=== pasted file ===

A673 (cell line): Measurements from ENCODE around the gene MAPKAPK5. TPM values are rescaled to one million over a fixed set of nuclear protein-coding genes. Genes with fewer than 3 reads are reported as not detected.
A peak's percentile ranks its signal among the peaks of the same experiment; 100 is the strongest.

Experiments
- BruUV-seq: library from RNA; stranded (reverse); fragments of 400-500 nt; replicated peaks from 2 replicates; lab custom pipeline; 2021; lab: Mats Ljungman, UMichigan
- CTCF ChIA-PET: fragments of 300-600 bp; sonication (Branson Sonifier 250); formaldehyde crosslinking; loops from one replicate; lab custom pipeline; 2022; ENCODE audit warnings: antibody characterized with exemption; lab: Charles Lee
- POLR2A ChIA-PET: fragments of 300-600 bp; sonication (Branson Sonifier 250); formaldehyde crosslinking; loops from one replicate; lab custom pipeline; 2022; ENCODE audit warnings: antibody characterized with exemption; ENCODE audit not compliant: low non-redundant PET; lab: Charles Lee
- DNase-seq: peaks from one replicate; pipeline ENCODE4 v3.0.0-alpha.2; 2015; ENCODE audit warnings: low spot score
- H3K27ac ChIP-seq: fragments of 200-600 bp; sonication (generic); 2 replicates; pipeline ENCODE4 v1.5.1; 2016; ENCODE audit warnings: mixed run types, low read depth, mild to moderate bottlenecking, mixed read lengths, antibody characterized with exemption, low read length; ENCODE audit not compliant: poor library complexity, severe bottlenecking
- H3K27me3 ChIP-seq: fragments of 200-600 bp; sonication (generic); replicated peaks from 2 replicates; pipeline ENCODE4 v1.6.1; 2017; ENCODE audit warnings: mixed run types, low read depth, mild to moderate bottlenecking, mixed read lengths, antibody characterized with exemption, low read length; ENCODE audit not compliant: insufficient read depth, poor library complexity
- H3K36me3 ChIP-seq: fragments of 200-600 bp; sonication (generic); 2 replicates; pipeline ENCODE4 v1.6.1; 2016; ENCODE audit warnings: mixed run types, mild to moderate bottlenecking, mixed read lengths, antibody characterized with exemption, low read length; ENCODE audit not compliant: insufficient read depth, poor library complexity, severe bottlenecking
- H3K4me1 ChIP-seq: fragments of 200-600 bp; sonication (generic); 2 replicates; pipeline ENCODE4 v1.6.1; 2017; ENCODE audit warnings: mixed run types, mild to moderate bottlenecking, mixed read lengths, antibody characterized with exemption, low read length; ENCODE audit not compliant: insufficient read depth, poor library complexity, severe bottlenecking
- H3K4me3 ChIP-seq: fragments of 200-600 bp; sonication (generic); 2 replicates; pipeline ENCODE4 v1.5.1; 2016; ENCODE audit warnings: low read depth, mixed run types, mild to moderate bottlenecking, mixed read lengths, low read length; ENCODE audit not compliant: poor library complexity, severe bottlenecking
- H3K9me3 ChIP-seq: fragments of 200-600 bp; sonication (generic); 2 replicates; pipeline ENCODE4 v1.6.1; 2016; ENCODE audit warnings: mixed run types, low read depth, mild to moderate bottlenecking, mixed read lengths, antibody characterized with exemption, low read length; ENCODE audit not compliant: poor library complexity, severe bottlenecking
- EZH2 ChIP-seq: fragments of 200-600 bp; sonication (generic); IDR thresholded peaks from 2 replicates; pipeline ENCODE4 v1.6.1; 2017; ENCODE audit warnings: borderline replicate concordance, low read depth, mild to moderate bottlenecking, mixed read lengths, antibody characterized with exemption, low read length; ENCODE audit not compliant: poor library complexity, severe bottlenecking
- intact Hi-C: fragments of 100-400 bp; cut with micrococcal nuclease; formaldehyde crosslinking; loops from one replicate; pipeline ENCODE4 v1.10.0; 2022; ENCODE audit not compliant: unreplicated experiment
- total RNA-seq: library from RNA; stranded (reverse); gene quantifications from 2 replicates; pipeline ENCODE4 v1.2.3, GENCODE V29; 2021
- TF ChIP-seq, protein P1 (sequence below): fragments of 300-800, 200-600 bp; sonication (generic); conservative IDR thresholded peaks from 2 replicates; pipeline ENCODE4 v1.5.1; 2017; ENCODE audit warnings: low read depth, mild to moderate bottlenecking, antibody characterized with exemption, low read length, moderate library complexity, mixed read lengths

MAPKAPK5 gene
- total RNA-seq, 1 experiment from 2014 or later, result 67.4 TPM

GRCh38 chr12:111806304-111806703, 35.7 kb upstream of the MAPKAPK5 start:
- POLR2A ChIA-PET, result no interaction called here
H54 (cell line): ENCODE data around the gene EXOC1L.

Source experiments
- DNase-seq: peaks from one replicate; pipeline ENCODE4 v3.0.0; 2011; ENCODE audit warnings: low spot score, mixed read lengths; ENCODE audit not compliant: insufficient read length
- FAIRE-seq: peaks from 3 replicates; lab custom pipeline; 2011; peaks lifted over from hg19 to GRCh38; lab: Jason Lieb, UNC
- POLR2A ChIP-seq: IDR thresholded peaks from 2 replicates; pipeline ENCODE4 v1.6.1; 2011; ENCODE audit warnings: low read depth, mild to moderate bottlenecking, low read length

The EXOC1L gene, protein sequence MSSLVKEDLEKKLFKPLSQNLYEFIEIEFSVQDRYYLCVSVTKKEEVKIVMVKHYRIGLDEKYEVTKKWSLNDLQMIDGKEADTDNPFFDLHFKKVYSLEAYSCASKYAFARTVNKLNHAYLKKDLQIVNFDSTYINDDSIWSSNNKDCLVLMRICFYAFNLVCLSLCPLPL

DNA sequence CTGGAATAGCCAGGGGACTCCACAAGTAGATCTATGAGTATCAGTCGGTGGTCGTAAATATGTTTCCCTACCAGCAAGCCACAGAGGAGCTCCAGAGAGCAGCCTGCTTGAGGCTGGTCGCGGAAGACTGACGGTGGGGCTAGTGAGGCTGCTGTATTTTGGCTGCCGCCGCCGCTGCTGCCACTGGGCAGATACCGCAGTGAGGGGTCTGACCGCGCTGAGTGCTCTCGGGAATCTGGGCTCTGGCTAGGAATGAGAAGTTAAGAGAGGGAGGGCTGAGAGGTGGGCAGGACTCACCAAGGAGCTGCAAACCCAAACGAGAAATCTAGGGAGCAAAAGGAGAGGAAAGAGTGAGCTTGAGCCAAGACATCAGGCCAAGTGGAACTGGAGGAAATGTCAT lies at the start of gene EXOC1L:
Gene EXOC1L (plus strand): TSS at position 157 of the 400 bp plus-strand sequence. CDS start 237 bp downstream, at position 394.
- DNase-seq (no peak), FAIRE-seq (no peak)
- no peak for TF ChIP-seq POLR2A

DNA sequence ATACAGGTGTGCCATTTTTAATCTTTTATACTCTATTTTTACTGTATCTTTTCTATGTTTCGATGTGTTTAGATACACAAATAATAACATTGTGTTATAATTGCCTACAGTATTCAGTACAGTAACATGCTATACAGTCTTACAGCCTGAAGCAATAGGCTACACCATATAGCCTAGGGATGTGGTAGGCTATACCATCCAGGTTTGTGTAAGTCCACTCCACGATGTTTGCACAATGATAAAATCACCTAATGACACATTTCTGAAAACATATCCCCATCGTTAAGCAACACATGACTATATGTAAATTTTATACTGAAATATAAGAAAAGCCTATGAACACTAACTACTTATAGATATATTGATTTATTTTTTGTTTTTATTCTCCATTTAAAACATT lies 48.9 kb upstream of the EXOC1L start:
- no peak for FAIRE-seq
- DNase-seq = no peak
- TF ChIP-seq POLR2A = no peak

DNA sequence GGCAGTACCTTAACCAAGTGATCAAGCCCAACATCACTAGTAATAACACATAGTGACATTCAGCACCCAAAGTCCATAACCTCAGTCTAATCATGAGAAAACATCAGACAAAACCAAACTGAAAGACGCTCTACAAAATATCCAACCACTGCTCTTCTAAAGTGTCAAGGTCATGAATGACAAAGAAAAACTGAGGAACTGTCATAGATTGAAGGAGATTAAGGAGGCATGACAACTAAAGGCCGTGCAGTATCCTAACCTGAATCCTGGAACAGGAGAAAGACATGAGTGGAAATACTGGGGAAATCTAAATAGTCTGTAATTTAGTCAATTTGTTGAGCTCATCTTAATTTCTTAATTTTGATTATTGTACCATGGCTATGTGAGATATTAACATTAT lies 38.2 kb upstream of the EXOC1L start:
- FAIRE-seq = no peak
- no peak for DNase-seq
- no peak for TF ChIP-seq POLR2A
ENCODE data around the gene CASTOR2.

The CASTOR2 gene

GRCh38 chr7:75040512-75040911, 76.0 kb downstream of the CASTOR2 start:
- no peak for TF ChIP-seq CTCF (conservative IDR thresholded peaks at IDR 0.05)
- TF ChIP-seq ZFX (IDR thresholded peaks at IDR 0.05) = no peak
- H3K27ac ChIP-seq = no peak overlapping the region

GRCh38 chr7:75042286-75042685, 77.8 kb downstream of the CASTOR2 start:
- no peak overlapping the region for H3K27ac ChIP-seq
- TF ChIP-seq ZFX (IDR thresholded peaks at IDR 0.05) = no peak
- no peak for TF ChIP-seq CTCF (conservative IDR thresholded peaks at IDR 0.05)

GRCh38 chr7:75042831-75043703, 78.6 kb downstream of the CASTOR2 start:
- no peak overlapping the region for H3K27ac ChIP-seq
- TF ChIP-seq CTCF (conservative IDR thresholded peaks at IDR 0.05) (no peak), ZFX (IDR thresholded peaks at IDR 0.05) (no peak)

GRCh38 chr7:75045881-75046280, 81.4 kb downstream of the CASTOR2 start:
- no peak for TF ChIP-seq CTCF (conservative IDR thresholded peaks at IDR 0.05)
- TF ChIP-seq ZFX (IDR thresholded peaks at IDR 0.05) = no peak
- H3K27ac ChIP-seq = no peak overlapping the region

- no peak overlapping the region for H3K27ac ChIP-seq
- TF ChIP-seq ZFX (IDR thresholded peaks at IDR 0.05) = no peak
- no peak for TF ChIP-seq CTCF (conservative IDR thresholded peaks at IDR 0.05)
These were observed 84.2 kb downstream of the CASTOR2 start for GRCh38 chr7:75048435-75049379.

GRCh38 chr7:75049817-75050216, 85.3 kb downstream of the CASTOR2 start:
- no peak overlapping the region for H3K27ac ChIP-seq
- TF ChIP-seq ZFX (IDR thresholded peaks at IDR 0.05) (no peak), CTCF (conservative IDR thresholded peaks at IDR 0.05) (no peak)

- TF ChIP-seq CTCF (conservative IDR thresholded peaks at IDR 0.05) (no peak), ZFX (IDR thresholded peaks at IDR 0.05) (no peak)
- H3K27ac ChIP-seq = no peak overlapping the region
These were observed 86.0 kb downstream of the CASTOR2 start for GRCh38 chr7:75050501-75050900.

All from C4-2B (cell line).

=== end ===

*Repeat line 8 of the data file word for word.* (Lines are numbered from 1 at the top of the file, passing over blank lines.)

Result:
- H3K27ac ChIP-seq: fragments of 200-600 bp; sonication (generic); 2 replicates; pipeline ENCODE4 v1.5.1; 2016; ENCODE audit warnings: mixed run types, low read depth, mild to moderate bottlenecking, mixed read lengths, antibody characterized with exemption, low read length; ENCODE audit not compliant: poor library complexity, severe bottlenecking